Two large-scale farming proposals which have been embroiled in years of planning tussles have taken further steps toward becoming reality this week.

Plans for a 2,500-sow pig farm at Foston, Derbyshire, were finally submitted to the county council on Tuesday (30 September) after a four-year planning battle.

The proposed development has been dogged by objections from residents and campaign groups opposed to large-scale farming.

See also: Opinion: Large-scale farm opponents go head to head

Midland Pig Producers (MPP), the firm behind the unit, said it had taken into account suggestions from a series of open meetings. Local residents were particularly concerned about odours and pollution.

A spokeswoman said MPP had added stacks to odour control systems to release clean air above building height and a storm tank with inceptor to deliver clean water run-off and the incorporation of a blending unit inside the service building rather than by digesters.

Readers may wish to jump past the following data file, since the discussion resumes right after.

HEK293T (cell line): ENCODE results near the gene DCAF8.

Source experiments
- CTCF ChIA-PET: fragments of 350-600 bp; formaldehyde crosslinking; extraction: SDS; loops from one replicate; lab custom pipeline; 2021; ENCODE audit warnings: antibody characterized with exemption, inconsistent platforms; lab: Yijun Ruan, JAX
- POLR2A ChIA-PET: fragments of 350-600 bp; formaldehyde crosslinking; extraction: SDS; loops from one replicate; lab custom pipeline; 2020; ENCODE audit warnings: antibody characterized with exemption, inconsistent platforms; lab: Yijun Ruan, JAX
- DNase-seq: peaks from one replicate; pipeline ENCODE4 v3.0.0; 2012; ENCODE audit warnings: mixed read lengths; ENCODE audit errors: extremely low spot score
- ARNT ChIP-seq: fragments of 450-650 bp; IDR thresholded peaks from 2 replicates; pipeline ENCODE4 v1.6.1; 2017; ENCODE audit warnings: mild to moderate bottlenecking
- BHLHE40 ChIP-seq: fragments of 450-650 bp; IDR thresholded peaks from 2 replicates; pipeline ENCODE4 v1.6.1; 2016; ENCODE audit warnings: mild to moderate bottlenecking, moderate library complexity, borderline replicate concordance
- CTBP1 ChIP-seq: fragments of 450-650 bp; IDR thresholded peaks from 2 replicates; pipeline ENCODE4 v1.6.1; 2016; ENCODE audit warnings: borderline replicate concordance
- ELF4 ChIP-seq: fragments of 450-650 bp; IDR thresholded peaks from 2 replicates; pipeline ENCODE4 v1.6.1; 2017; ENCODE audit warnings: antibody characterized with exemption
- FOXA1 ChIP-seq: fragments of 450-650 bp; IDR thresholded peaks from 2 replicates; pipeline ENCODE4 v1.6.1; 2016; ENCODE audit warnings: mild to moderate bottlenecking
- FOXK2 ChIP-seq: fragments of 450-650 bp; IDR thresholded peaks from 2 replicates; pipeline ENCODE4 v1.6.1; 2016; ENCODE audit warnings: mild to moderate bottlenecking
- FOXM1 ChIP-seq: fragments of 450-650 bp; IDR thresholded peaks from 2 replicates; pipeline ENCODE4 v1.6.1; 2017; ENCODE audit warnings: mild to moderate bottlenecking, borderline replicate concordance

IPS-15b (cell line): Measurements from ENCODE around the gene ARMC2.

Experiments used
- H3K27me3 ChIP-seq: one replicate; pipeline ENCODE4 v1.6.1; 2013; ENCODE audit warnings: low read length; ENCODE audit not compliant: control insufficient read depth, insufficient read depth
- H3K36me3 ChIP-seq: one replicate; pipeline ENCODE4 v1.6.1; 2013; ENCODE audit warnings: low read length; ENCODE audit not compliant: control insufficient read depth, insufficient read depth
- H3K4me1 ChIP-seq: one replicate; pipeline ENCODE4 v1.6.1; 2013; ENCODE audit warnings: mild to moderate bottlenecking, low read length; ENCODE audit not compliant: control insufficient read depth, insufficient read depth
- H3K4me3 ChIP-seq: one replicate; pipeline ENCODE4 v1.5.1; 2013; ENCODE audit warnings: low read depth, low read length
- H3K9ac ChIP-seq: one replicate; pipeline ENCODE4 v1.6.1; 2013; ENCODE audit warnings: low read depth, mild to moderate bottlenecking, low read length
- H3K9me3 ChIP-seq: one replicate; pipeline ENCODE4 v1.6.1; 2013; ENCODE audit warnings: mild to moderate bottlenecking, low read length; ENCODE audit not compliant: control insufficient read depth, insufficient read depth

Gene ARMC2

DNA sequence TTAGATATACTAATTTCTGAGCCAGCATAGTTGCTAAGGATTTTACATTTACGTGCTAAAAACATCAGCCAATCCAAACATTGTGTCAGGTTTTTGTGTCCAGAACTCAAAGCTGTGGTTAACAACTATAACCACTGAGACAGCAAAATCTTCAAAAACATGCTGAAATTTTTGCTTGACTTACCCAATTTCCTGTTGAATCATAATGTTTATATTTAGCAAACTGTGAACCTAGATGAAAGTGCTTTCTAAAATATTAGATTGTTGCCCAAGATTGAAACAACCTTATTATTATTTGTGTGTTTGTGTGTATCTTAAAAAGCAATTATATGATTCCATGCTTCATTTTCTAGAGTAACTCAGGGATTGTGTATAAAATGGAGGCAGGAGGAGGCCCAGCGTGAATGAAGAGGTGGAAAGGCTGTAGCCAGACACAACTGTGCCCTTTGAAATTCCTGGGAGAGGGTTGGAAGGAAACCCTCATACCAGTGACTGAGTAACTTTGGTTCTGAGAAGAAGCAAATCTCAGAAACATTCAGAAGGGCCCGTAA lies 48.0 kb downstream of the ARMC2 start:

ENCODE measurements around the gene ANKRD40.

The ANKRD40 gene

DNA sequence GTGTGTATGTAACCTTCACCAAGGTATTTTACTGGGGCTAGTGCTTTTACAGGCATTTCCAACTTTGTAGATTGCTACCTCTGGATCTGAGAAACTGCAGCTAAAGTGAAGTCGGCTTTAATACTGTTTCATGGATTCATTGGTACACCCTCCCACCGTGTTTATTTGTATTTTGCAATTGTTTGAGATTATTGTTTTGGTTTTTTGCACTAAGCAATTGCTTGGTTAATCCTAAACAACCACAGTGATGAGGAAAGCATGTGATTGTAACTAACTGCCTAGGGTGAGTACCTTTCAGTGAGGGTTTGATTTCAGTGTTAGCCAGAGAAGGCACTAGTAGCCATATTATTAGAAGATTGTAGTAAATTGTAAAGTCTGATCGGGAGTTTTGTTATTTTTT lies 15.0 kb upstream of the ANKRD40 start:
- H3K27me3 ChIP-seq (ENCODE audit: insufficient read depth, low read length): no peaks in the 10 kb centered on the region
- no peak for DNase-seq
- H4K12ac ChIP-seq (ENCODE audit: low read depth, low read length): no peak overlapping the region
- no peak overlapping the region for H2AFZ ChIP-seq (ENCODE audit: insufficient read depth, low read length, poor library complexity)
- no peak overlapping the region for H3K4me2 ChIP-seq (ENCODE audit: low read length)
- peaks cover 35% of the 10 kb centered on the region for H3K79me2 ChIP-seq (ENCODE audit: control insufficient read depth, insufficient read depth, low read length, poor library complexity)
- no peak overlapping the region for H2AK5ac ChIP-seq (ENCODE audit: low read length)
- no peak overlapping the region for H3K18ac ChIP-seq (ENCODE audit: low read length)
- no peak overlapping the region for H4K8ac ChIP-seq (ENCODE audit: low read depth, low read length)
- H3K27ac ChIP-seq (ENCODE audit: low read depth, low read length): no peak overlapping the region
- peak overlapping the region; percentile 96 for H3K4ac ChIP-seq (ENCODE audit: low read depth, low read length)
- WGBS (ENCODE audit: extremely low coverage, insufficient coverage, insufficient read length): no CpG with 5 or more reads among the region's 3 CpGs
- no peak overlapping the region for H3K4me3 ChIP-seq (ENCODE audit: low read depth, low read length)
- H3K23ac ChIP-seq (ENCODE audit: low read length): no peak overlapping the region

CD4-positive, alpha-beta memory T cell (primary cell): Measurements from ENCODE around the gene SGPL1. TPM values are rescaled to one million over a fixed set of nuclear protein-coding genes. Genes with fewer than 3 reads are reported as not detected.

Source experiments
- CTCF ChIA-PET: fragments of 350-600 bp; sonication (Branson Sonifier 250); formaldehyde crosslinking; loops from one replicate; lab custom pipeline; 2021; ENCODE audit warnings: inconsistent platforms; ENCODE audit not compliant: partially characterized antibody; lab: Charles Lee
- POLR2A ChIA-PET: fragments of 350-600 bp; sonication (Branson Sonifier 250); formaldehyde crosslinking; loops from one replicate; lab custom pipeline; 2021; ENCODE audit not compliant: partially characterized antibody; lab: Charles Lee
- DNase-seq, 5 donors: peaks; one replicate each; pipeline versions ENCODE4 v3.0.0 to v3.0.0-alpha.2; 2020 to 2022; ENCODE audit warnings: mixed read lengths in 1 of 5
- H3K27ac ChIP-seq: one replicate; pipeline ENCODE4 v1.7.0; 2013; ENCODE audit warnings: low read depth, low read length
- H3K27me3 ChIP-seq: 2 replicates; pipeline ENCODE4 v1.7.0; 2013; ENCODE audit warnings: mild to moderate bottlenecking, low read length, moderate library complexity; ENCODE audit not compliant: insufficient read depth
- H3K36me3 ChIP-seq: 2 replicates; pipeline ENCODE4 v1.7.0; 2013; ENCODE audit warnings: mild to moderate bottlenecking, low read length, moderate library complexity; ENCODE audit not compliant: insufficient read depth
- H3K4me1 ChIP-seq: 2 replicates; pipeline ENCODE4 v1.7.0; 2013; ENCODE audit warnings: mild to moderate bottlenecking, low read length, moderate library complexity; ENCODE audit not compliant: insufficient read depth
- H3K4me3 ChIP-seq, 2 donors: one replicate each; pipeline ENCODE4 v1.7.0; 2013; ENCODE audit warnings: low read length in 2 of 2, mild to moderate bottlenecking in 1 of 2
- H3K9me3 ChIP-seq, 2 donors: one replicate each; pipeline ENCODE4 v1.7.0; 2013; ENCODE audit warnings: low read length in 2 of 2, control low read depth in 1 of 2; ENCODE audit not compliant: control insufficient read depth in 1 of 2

Meanwhile in Wales, excavation work is under way at the site of a 1,000-cow dairy unit that has taken six years of planning.

An 11m-high earth bund has been created at Lower Leighton Farm to act as a barrier between the site and the village of Leighton, near Welshpool.

Dairy farmer Fraser Jones, who fought for six years to get his plan approved, said he was relieved that building work had started.

“The past six years have been a very trying time but we are finally making progress. We only lost a few days in August because of rain, the weather has been on our side,” said Mr Jones, who predicts that the dairy will be operational within 12 months.

The unit will consist of three cubicle buildings, collecting yards and a 72-point Westphalia rotary parlour.